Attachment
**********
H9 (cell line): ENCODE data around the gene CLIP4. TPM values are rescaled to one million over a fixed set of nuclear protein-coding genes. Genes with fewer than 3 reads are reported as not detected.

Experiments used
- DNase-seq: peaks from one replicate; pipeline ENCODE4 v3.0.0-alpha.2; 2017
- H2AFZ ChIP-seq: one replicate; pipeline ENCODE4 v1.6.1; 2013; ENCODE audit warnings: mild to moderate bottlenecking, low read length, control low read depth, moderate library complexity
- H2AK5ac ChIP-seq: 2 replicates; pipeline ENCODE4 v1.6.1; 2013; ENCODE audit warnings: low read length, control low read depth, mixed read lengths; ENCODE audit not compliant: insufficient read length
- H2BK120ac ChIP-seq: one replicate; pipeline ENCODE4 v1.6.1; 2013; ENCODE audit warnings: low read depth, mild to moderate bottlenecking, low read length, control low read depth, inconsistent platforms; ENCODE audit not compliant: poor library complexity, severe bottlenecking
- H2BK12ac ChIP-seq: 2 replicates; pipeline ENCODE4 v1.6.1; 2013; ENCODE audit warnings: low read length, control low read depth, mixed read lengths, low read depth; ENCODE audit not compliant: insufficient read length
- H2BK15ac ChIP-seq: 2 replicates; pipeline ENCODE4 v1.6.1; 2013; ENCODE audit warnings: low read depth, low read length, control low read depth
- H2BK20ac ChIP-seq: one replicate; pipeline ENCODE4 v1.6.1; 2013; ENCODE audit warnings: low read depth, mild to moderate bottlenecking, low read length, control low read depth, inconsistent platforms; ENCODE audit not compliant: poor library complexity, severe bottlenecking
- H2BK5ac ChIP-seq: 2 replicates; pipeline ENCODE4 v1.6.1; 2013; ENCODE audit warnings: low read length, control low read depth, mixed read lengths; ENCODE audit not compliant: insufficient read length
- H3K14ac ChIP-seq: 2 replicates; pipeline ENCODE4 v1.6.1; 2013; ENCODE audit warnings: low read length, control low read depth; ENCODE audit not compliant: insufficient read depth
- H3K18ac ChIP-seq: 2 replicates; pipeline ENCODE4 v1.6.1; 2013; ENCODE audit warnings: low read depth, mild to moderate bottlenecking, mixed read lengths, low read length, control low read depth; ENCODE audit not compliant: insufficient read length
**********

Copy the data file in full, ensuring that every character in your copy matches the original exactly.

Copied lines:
H9 (cell line): ENCODE data around the gene CLIP4. TPM values are rescaled to one million over a fixed set of nuclear protein-coding genes. Genes with fewer than 3 reads are reported as not detected.

Experiments used
- DNase-seq: peaks from one replicate; pipeline ENCODE4 v3.0.0-alpha.2; 2017
- H2AFZ ChIP-seq: one replicate; pipeline ENCODE4 v1.6.1; 2013; ENCODE audit warnings: mild to moderate bottlenecking, low read length, control low read depth, moderate library complexity
- H2AK5ac ChIP-seq: 2 replicates; pipeline ENCODE4 v1.6.1; 2013; ENCODE audit warnings: low read length, control low read depth, mixed read lengths; ENCODE audit not compliant: insufficient read length
- H2BK120ac ChIP-seq: one replicate; pipeline ENCODE4 v1.6.1; 2013; ENCODE audit warnings: low read depth, mild to moderate bottlenecking, low read length, control low read depth, inconsistent platforms; ENCODE audit not compliant: poor library complexity, severe bottlenecking
- H2BK12ac ChIP-seq: 2 replicates; pipeline ENCODE4 v1.6.1; 2013; ENCODE audit warnings: low read length, control low read depth, mixed read lengths, low read depth; ENCODE audit not compliant: insufficient read length
- H2BK15ac ChIP-seq: 2 replicates; pipeline ENCODE4 v1.6.1; 2013; ENCODE audit warnings: low read depth, low read length, control low read depth
- H2BK20ac ChIP-seq: one replicate; pipeline ENCODE4 v1.6.1; 2013; ENCODE audit warnings: low read depth, mild to moderate bottlenecking, low read length, control low read depth, inconsistent platforms; ENCODE audit not compliant: poor library complexity, severe bottlenecking
- H2BK5ac ChIP-seq: 2 replicates; pipeline ENCODE4 v1.6.1; 2013; ENCODE audit warnings: low read length, control low read depth, mixed read lengths; ENCODE audit not compliant: insufficient read length
- H3K14ac ChIP-seq: 2 replicates; pipeline ENCODE4 v1.6.1; 2013; ENCODE audit warnings: low read length, control low read depth; ENCODE audit not compliant: insufficient read depth
- H3K18ac ChIP-seq: 2 replicates; pipeline ENCODE4 v1.6.1; 2013; ENCODE audit warnings: low read depth, mild to moderate bottlenecking, mixed read lengths, low read length, control low read depth; ENCODE audit not compliant: insufficient read length